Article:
Occasional blogging

My novel The Dream of Perpetual Motion was published in paperback this week by Picador, and this seemed like a good occasion to have the website redesigned (by Alice Zheng, who did a great job of capturing the general look and feel of the paperback’s new cover). Along with the site’s redesign, I also intend to post on a blog here, so keep an eye on this space for posts at random intervals on random subjects.

In the meantime—I’ll be reading at the Harrison Institute at the University of Virginia on Monday, February 7, at 7:00. (Additional information is here.) If you’re in the area that evening, please come by.

9 Responses to Occasional blogging

  1. Michael Wandmacher says:

    Just finished The Dream of Perpetual Motion. It’s truly one of the most wonderfully strange and beautiful books I’ve ever read. Thank you for writing it.

  2. John Little says:

    Stumbled upon your novel leaving the library a couple of weeks ago. Read it almost non-stop (setting William Gibson aside). A remarkable work! Moments of your story are still with me; popping into my mind during the quiet times.

    Will be ordering my personal copy soon. A keeper. A fantastically haunting read and an excellent first. Thank You.

    Looking forward to your next book.

    …now, back to ‘Mona Lisa Overdrive’.

    • dexterpalmer says:

      Cool! I’m glad you liked the book. (I read Mona Lisa Overdrive myself a while ago—I should go back and revisit that.)

  3. Bill Grimm says:

    I just finished reading your book. I enjoyed it very much. You have a clear voice and a great imagination — I hope you continue in this genre. Do you plan to continue writing science fiction?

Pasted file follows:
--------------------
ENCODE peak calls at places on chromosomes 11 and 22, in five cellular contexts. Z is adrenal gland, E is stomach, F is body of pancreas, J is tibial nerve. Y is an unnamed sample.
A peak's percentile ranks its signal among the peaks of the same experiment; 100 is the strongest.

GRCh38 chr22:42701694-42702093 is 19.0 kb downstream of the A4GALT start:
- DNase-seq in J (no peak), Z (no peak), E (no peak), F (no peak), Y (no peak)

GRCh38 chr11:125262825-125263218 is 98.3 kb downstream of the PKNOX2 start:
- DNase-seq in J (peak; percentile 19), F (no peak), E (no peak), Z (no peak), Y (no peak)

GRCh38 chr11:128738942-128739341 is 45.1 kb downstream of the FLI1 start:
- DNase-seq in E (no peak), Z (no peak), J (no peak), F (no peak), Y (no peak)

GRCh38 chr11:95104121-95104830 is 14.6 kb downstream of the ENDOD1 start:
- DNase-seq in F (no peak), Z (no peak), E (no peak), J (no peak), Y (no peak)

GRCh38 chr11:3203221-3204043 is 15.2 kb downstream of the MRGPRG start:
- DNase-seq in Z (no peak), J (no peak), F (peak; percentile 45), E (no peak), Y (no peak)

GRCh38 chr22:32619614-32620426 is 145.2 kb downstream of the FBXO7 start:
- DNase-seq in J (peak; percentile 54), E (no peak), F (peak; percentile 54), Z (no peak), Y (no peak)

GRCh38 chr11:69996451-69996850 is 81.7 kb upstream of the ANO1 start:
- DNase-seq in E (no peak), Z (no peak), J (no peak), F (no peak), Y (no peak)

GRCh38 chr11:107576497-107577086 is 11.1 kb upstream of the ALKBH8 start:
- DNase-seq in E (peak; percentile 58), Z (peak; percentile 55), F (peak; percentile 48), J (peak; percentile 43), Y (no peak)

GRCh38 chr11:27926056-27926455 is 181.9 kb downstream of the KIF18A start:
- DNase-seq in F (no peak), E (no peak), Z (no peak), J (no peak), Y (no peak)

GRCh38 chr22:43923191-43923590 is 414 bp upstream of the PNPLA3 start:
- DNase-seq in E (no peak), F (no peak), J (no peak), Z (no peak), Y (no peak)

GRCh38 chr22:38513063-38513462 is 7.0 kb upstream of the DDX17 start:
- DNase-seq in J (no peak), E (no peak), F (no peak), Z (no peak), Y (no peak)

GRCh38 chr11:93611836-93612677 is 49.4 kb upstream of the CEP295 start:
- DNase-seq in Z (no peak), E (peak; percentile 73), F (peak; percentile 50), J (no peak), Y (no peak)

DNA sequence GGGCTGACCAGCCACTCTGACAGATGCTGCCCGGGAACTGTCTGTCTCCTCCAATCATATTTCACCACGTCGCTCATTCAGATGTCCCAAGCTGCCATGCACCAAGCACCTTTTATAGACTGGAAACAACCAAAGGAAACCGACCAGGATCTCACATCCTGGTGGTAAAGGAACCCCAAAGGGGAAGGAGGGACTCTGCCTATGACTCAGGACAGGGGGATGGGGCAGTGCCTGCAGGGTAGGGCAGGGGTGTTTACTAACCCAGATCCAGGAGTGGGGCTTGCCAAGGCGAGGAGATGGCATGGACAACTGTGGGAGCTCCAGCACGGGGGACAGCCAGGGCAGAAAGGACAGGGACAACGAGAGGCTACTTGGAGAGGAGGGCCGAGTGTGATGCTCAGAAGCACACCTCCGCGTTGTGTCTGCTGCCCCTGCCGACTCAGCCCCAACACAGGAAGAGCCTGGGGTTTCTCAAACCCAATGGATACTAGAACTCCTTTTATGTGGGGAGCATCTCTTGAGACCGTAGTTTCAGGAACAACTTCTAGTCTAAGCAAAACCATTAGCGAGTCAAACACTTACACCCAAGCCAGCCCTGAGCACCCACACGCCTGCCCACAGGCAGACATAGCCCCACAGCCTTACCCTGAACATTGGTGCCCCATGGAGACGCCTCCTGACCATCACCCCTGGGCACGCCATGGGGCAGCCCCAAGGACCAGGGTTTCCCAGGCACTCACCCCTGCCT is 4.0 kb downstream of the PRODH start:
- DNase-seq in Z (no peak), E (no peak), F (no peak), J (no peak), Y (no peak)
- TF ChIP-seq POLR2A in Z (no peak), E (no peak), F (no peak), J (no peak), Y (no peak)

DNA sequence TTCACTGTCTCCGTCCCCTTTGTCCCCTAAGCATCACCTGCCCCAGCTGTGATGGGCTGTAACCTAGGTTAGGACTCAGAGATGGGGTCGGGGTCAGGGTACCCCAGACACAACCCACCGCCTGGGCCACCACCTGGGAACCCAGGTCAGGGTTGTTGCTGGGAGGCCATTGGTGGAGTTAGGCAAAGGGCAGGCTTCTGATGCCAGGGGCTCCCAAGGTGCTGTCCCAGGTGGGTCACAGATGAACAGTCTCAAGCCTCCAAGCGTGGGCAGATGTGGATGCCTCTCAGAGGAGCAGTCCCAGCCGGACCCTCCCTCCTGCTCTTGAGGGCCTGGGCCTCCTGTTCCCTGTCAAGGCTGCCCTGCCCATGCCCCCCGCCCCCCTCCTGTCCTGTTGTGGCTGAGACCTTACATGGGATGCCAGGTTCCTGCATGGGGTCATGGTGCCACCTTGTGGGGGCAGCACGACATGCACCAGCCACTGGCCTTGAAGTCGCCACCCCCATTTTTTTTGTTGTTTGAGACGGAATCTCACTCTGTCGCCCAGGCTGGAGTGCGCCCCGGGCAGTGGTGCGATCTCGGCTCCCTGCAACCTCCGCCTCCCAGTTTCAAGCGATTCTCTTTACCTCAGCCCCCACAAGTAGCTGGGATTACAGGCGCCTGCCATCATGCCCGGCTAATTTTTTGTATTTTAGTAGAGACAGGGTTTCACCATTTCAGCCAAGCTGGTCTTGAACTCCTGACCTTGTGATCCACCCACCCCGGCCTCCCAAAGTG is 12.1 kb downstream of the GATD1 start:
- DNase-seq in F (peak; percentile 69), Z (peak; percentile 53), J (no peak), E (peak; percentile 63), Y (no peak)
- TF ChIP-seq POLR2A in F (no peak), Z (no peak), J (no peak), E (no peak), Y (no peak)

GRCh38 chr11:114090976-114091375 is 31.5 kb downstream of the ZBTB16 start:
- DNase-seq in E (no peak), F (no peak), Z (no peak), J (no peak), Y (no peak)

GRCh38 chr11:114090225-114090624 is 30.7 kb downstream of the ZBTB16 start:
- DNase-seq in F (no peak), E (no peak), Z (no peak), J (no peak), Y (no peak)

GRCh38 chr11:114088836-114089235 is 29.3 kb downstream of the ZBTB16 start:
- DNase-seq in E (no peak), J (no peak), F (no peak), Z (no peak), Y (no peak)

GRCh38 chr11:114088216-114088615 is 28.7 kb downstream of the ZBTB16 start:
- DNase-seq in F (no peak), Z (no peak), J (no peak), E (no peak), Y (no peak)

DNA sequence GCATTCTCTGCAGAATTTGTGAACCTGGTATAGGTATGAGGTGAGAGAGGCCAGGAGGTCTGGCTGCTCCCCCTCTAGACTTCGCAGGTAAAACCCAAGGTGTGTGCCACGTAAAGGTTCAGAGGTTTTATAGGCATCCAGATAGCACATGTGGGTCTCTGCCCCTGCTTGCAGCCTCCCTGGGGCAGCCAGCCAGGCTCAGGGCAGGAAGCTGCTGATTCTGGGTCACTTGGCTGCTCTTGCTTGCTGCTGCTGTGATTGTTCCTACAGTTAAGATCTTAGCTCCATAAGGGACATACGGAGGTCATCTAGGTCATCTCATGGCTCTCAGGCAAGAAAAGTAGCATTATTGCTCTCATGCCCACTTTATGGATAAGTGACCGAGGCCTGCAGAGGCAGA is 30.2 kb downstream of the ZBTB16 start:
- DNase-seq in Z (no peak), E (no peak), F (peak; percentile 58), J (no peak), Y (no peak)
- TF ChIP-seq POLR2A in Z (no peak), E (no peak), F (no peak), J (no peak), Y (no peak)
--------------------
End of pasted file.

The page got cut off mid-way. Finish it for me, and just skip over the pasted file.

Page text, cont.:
I have a book I would recommendyou read, if you like. It, too, has wonderful imagery and meticulous use of language: John Clute’s “Appleseed.” I hope you have a chance to read it — it is astonishing.

    I will look for your next book. You had a talented way of saying just enough and leaving the rest to the reader’s imagination — seemingly the central theme of “The Dream of Perpetual Motion,” and of perpetual motion in general, I would say.

    Thank you.

    • dexterpalmer says:

      Hi–I’m glad you liked the book! I’m working on new material, slowly but surely–I’m not ready to say anything about it yet, though.

      I’ve read some of John Clute’s criticism, but not his fiction. I’ll put Appleseed on my to-read list. Thanks for the recommendation!

  4. Evan Lavine says:

    Hello Dexter (always wanted to say that after watching Dexter! Hope you don’t mind!

    I still am reading “The Dream…” and am only at the Birthday Party meal and am quite mad that I have to do responsible, everyday things like work instead of reading this glorious piece of work.

    I set upon it not knowing anything and love when a book takes me somewhere unexpected and out of my mind. Thank you for this. Do you remember when the last time this happened to you? Whether it be a movie, book or album? Just curious…

    Great to meet you sir, and thanks for these moments!
    evan

    • dexterpalmer says:

      Hi, Evan–I’m glad you’re enjoying the book! As far as unexpected surprises for me in the last few years–Janelle Monae’s album The Archandroid was startling for me the first time I heard it. Thomas Mann’s novel Joseph and his Brothers is one of my favorites, too–I think it took me six weeks to read it, working at it daily, but I wouldn’t trade it for a dozen books that I could tear through. And as far as movies, Tarsem Singh’s film The Fall deserves to be more well known than it is.

  5. evan lavine says:

    Thanks Dexter for the response. I did see The Fall and was simply amazed. I will be sure to check out Monae and Mann’s work. Nothing wrong with a six-week read – a good vacation!

    Cheers Dexter!

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